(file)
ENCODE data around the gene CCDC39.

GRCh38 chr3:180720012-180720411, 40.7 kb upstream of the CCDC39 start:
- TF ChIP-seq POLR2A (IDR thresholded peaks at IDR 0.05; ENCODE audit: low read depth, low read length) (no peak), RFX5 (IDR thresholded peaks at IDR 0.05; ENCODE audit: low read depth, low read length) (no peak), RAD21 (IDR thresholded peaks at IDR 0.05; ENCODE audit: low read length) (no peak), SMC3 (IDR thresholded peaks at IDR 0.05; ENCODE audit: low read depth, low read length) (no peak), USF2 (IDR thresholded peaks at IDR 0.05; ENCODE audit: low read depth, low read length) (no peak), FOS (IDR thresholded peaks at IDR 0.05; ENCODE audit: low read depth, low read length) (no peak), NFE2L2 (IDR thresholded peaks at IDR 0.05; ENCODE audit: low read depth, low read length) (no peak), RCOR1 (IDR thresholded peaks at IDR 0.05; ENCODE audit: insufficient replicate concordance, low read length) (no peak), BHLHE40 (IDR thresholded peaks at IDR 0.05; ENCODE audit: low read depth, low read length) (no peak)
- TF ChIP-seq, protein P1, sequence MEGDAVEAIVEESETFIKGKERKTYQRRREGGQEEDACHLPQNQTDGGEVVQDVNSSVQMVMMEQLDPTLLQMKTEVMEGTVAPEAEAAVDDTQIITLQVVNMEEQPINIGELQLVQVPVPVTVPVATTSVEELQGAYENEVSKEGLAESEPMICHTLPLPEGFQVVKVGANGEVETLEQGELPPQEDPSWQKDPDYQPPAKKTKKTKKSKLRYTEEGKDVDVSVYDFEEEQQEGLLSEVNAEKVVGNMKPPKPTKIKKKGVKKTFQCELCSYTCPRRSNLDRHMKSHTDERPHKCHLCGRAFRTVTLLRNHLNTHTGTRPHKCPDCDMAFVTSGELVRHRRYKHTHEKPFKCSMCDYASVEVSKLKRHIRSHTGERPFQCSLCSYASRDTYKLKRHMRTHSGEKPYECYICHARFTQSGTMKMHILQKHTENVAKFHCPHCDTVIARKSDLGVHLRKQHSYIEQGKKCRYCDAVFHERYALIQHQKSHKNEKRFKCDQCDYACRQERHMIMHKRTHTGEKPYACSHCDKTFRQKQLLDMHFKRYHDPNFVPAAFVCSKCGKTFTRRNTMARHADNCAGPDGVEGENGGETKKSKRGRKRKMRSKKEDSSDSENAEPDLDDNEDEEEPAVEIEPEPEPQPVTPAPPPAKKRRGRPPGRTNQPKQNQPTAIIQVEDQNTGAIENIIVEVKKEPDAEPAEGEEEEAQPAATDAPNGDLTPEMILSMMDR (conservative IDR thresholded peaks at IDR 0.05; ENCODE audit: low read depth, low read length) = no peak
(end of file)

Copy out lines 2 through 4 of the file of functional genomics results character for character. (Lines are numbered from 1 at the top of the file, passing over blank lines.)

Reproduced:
GRCh38 chr3:180720012-180720411, 40.7 kb upstream of the CCDC39 start:
- TF ChIP-seq POLR2A (IDR thresholded peaks at IDR 0.05; ENCODE audit: low read depth, low read length) (no peak), RFX5 (IDR thresholded peaks at IDR 0.05; ENCODE audit: low read depth, low read length) (no peak), RAD21 (IDR thresholded peaks at IDR 0.05; ENCODE audit: low read length) (no peak), SMC3 (IDR thresholded peaks at IDR 0.05; ENCODE audit: low read depth, low read length) (no peak), USF2 (IDR thresholded peaks at IDR 0.05; ENCODE audit: low read depth, low read length) (no peak), FOS (IDR thresholded peaks at IDR 0.05; ENCODE audit: low read depth, low read length) (no peak), NFE2L2 (IDR thresholded peaks at IDR 0.05; ENCODE audit: low read depth, low read length) (no peak), RCOR1 (IDR thresholded peaks at IDR 0.05; ENCODE audit: insufficient replicate concordance, low read length) (no peak), BHLHE40 (IDR thresholded peaks at IDR 0.05; ENCODE audit: low read depth, low read length) (no peak)
- TF ChIP-seq, protein P1, sequence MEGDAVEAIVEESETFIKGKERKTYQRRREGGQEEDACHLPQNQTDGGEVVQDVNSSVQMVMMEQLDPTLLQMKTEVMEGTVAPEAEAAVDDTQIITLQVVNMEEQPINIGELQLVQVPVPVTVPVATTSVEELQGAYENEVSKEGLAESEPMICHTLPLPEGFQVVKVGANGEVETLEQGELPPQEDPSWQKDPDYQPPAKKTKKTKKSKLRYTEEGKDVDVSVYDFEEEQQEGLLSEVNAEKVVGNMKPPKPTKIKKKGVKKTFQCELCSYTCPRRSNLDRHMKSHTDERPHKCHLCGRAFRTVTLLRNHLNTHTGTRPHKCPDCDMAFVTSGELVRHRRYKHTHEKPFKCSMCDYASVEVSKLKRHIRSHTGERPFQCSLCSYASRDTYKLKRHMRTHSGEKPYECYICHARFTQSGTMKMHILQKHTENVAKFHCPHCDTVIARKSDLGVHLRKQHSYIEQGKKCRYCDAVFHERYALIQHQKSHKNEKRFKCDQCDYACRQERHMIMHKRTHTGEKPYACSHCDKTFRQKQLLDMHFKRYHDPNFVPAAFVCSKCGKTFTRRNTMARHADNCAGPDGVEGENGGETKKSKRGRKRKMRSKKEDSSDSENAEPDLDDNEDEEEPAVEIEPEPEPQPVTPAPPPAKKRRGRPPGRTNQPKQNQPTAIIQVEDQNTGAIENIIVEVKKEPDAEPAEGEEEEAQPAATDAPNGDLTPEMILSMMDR (conservative IDR thresholded peaks at IDR 0.05; ENCODE audit: low read depth, low read length) = no peak